Wednesday, September 21, 2005


I am in a secret location in New York city which cannot be revealed at any cost. Already I have hatched some serious schemes and judged this great nation as only the Englishman can. The freedom eagle's belly is ripe for tickling, and I have a feather that is up to the task.

Sunday, September 18, 2005

NME Chart Show

Having grown up with the ITV Chart Show as my only real source of pop videos (that being: one hour a week, slavishly watched no matter how bad it was the previous week), nothing puts me in a cosier frame of mind than a top ten of music videos. Fortune must favour the easily pleased, as every night I can watch the NME Chart Show (MTV 2, 7pm).

Since I haven't read the NME for several years, I am unschooled in what their tastemakers suggest viewers vote for on the MTV2 website. So the chart is generally a nice surprise when I catch it. Indie music invariably marches to one or two different drums at any time, with a few incongruities thrown in to confuse and bemuse (usually foreigners of import). It was like that in 1991, when every song on the indie chart was entitled the "Hypnoflowerlovewheel (Forever) EP", and today of course there is a general leaning toward young men with wiry arms in polo shirts playing their guitars quickly.

The music video is arguably a distraction from a song. In some cases, it improves your view of the music - I doubt anyone would have clasped their hands in rapt joy at the White Stripes' phoned-in "My Doorbell" if the video wasn't a charming period tour de force. On the other hand, the sight of Hard-Fi's eminently slappable singer renders me utterly furious.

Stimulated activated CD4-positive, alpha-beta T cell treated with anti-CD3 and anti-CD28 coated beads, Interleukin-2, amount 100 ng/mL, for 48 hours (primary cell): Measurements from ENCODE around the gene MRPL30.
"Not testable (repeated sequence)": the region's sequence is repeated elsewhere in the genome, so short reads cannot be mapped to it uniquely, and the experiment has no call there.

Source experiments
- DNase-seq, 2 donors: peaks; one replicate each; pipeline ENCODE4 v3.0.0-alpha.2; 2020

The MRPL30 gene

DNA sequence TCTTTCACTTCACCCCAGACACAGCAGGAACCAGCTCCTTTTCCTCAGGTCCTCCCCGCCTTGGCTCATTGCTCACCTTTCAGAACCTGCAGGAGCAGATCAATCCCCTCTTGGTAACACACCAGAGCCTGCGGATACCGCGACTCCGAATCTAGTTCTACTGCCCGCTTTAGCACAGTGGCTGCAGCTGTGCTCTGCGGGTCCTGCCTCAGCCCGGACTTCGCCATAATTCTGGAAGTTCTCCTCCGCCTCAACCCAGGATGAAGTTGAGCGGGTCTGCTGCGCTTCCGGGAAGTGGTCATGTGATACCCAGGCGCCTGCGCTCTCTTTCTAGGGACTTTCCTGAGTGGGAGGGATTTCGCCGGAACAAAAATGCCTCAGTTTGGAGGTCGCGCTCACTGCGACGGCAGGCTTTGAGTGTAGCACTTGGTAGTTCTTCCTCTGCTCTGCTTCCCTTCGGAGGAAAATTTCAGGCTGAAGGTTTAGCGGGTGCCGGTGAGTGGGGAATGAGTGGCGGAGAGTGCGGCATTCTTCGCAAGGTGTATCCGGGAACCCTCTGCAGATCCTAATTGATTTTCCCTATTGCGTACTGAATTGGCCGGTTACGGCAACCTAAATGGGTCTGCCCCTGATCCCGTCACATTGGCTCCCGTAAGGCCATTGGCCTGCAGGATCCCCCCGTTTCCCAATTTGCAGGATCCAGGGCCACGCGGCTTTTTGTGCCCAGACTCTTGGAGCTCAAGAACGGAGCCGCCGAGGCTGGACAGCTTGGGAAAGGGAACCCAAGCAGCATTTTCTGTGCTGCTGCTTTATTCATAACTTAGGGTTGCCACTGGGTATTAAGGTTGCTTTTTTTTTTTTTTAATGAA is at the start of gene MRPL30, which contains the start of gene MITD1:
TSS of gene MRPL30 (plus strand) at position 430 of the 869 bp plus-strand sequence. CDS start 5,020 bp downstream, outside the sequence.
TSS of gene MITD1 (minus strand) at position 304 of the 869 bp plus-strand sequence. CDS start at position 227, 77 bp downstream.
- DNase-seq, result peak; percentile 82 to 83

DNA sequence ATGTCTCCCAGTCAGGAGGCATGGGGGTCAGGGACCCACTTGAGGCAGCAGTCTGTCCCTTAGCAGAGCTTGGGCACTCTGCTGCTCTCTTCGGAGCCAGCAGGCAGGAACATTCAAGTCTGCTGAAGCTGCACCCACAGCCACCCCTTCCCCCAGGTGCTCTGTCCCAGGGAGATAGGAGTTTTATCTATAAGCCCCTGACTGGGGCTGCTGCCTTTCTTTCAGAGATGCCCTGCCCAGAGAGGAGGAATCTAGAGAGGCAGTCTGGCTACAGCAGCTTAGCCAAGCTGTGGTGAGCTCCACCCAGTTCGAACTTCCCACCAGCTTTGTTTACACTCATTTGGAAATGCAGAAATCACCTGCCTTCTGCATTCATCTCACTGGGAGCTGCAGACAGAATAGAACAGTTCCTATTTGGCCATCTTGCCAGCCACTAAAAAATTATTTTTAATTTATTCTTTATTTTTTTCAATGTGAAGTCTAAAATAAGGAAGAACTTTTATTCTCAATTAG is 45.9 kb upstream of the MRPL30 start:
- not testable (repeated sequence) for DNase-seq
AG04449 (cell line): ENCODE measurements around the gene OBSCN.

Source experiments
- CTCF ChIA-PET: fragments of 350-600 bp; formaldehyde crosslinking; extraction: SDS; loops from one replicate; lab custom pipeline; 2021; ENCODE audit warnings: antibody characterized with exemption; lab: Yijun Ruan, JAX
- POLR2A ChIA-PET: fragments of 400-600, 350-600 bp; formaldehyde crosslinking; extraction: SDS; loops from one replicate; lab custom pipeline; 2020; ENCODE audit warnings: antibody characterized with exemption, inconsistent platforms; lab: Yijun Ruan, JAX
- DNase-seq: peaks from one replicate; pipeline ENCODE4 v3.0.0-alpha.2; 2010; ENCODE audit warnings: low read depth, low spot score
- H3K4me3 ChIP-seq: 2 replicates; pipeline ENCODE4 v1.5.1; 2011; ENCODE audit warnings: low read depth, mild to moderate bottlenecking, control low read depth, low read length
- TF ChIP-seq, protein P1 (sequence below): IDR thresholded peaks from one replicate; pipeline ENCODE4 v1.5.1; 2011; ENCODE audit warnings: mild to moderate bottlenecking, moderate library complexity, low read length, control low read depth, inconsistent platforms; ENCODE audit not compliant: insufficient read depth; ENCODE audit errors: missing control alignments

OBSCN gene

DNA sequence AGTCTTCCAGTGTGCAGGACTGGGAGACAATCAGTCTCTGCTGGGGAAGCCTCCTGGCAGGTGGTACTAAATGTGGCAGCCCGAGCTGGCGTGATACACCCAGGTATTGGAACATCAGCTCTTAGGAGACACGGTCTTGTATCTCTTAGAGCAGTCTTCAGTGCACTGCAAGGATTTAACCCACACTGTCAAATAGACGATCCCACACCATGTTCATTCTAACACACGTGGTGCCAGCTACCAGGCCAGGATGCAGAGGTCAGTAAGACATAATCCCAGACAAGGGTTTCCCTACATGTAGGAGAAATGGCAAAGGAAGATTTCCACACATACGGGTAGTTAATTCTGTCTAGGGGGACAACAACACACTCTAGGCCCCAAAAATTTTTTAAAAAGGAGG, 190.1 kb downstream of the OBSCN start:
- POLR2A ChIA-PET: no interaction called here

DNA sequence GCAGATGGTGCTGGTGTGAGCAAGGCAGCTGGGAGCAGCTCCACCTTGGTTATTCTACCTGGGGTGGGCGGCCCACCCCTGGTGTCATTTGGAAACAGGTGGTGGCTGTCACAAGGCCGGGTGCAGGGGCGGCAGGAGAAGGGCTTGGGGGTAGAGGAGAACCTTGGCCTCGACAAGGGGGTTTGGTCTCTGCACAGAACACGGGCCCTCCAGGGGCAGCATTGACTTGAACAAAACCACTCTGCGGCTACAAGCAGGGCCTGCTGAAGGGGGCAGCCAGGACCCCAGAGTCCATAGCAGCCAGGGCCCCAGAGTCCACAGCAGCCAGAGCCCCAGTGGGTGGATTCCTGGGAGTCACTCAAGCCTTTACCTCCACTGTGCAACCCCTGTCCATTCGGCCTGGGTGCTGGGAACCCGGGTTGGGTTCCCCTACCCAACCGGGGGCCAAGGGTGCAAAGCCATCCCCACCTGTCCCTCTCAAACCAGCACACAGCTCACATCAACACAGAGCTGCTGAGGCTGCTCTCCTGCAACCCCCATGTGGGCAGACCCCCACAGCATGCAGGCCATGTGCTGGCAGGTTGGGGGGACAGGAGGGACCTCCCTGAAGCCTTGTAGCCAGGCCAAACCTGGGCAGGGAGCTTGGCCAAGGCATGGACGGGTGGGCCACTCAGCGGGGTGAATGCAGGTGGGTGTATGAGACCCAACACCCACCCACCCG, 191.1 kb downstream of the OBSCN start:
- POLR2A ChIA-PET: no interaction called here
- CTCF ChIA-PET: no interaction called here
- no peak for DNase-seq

What is on the chart this week? I know, i know!

10. Clor – 'Good Stuff'
I was washing up when this was on.

9. Hard-Fi – 'Living For The Weekend'
This is music aimed at the youth market, or as some people call it, "London". Male model fronts faceless shape-formers.

8. Mystery Jets – 'You Can't Fool Me Dennis'
This is brilliant! They are trying to pretend that the old chap in the video isn't in the band, but I saw them live, and he was.

7. The Subways – 'With You'
That chap from the Vines has asperger's syndrome and is too plum crazy to tour. Ladies and gentlemen, I give you the Subways. Awful.

6. Sigur Ros – 'Glosoli'
This looks like a ringer to me! I can't imagine that the kids are sitting at home, thinking, what I need to vote for is some Icelandic post rock sung in a made up language. These chaps are signed to Parlophone now, who anticipate big returns. Some say "cocaine" is a problem in the music industry!

5. We Are Scientists – 'The Great Escape'